In order to provide a catheter which is effective, for extended periods, against P. aeruginosa, C. albicans and S. aureus, a two step method was developed by which higher concentrations of both triclosan and chlorhexidine could be incorporated along with octanediol and lactic acid.

According to the two-step method, triclosan and lactic acid is applied to the surface in the first step, and chlorhexidine, octanediol, lactic acid and polymer is applied in the second step.

For the first step, a solution containing about 30 percent THF (v/v), about 65 percent methanol (v/v), about 3 percent triclosan (TC) (w/v), and about 2 percent lactic acid (L) (v/v), was prepared. For example, for each about 100 ml of solution to be prepared, 30 ml THF, 65 ml Methanol, 3 g Triclosan, and 2 ml Lactic acid are mixed. A portion of a polyurethane 7 fr. blue catheter, with the top end sealed to prevent entry of liquid into the catheter, was soaked in this solution for 1 minute and then allowed to dry for 48 hours.

For the second step, a solution was prepared containing about 30 percent methanol (v/v), about 63 percent THF (v/v), about 2 percent octanediol (O) (v/v), about 1 percent lactic acid (L)(v/v), about 4 percent chlorhexidine free base (CHX)(w/v), about 4 percent 93A polyurethane (w/v), and about 1 percent 60D polyurethane (w/v). This solution was first prepared by dissolving the chlorhexidine, lactic acid and octanediol in the methanol, dissolving the polyurethanes in the THF, and then mixing the solutions together. For example, for each about 100 ml of solution to be prepared, 2 ml octanediol, 1 ml lactic acid, and 4 mg chlorhexidine are dissolved in 30 ml methanol, and 4 g 93A polyurethane and 1 g 60D polyurethane are dissolved in 63 ml THF, and then the methanol and THF solutions are mixed. Then, the catheter from Step 1 was dipped into this solution for 5 seconds and dried at room temperature overnight.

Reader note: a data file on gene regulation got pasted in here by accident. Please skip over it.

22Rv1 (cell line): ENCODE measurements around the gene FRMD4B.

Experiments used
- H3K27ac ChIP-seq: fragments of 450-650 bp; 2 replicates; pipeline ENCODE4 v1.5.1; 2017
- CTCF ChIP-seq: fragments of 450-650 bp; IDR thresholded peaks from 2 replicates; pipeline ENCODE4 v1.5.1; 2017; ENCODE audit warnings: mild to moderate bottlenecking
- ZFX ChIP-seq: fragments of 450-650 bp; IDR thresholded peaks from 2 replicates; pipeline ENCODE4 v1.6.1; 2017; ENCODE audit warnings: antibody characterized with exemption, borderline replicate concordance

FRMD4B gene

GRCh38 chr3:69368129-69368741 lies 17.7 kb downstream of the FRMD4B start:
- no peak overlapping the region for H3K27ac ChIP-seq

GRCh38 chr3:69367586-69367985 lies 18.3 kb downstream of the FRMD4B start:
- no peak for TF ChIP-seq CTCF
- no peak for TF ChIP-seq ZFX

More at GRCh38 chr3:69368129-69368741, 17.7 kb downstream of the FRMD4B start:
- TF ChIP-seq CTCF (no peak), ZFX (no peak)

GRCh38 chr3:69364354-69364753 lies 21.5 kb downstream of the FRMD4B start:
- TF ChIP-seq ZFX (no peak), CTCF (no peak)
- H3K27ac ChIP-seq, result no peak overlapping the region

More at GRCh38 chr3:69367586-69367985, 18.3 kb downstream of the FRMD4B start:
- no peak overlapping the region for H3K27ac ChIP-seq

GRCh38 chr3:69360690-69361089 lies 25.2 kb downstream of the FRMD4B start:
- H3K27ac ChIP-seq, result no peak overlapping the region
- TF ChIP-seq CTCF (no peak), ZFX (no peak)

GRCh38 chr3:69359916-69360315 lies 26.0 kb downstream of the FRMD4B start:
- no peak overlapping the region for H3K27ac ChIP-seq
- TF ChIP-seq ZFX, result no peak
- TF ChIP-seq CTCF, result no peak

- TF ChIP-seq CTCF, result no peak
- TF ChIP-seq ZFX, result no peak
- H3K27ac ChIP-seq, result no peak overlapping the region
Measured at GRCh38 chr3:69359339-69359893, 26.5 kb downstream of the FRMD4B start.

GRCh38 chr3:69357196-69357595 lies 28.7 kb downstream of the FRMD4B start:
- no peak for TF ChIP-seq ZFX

Control (uncoated) catheters, catheters treated by a one-step method, or by the two-step method described above, were prepared, as follows:

1) Control (uncoated catheter)

2) Catheter by 2 steps (Step 1 3% T+2% L) and Step 2 (4% CHX+1% L+2% O)

3) Catheter by 1 step (3% CHX+1.0% T+2% O+1% L)

The zones of inhibition for each of these catheters were then determined, using methods as set forth in Example 1, above. The results are presented in Table 5.

TABLE 5
Zone of Inhibition (mm)
Group P. aeruginosa S. aureus C. albicans
1 (control) 0 0 0
2 (2-step) 12.5 17.0 14.5
3 (1-step) 11.0 15.0 12.0

Conclusion: The two-step method produced a catheter which showed higher activity against all the organisms tested.

Bacterial adherence to the three catheters tested above was also determined, using methods described in Example 2. The results are shown in Table 6.

TABLE 6
Group P. aeruginosa adherence (cfu/cm)
1 (control) 6.4 × 103
2 (2-step) 1.7 × 102
3 (1 step) 1.0 × 103

Conclusion Catheters prepared by the two-step method showed lower adherence of P. aeruginosa.

8. EXAMPLE 4 Further Bacterial Adherence Studies

Further studies evaluated bacterial adherence on polyurethane (PU) 4 Fr. peripherally inserted central venous catheters treated with O+L+C and other antiseptics using an in vitro agar tract model. Preparation of catheters, and the agar tract model, were as described in Examples 1 and 2 above, respectively. The results are shown in Table 7.

TABLE 7
P. aeruginosa adherence (infected 30 minutes after implantation)
Adherence of P. aeruginosa
Group (cfu/cm)
Control (uncoated catheters) 1 × 103
2.5% CHX + 1% TC 96
2.5% CHX + 1% TC + 2% L 92
2.5% CHX + 1% TC + 3% O 23
2.5% CHX + 1% TC + 2% O + 1% L 0
Conclusion: Catheters treated with C + O and C + O + L showed significantly lower adherence.

9. EXAMPLE 5 Catheters Treated with Two Forms of Chlorhexidine

Studies were performed to evaluate adherence of P. aeruginosa on catheters treated with solutions containing chlorhexidine acetate (CHA)+chlorhexidine free base (CHX)

The method of coating and testing of adherence were the same as described in Examples 1 and 2 above, respectively. The results are shown in Table 8.

TABLE 8
P. aeruginosa adherence (infected 30 minutes after implantation)
Adherence of P. aeruginosa
Group (cfu/cm)
Control (uncoated catheters) 3.1 × 103
2% CHA + 1.5% CHX 3.7 × 102
2% CHA + 1.5% CHX + 3% O 58
2% CHA + 1.5% CHX + 0.5% TC   1 × 102
2% CHA + 1.5% CHX + 0.5% TC + 3% O 23
Conclusion: Catheters Coated with solutions containing CHA + CHX + O or with CHA + CHX + T C + O showed significantly lower adherence.

10. EXAMPLE 6 Comparison of Octoxyglycerine and Octanediol

Studies were performed to evaluate adherence of P. aeruginosa on central venous catheters (CVC) impregnated with chlorhexidine, with or without either octoxyglycerine (“OCG”) or octanediol. The catheters were prepared essentially as described in Example 1 and adherence was measured using the agar tract model as set forth in Example 2. Results, measured 7 days post-infection, are shown in Table 9.